Ask the Lord to reveal behaviors, decisions, and priorities in your life that conform to the world. Request that He transform you in those areas to better represent Him, His standards, and His Word. Doing so will not only mature your faith, it will provide the world an attractive and accurate reflection of Jesus Christ.

4) Count all things as loss for Christ. For most of us, this action will likely be the most difficult to implement on an ongoing basis. It is rooted in the apostle Paul’s words to the church at Philippi. “What things were gain to me, these I have counted loss for Christ. But indeed I also count all things as loss for the excellence of the knowledge of Christ Jesus my Lord, for whom I have suffered the loss of all things, and count them as rubbish, that I may gain Christ.” (Philippians 3:7-8). 

Paul recognized that a genuine commitment to Christ results in losing many of the things we value in life. If we are not prepared to suffer the loss of those things, our faith may flounder when we must choose between Jesus and that which we cherish.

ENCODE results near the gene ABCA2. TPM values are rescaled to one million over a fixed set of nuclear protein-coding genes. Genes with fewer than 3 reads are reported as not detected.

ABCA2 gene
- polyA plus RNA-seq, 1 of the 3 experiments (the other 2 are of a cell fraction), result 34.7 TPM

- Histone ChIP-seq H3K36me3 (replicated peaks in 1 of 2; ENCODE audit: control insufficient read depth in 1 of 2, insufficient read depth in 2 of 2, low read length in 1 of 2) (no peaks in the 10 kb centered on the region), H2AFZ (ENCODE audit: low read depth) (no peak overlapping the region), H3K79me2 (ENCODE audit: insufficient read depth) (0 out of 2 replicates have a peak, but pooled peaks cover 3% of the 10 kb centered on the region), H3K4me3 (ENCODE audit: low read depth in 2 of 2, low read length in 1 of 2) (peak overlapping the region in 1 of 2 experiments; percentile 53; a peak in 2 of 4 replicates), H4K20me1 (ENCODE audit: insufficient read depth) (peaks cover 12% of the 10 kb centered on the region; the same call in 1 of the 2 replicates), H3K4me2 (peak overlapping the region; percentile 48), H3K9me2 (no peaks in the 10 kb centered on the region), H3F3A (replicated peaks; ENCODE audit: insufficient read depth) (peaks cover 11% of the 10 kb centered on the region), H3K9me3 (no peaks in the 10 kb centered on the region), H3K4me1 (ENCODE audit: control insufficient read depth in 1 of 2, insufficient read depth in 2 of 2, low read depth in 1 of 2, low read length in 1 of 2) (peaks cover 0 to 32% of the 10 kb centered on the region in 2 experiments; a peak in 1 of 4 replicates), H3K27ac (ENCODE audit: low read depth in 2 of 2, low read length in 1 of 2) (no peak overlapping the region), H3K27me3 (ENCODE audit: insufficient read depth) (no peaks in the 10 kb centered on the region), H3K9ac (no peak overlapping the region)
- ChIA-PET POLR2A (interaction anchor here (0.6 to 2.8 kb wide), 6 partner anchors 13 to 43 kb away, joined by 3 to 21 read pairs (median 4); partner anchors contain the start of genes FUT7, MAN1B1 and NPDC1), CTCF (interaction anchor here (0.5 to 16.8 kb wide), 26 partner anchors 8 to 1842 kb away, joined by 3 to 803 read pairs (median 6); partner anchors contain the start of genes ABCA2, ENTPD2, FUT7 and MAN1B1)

For your faith to endure the coming trials and tribulations, you must count as loss all things you value in this world: career, reputation, comfort, home, safety, freedom, and life itself. If you prize any of those above Christ, you jeopardize your faith. For when society demands you renounce Christ or risk being unemployed, unpopular, uncomfortable, unsafe, homeless, incarcerated, or executed, you will likely turn your back on the Lord.

This action will seem unreasonable and unacceptable to those who professed Christ with the understanding that no demands would be made of them. They will reject these verses and deny that Jesus expects them to count as loss anything they cherish.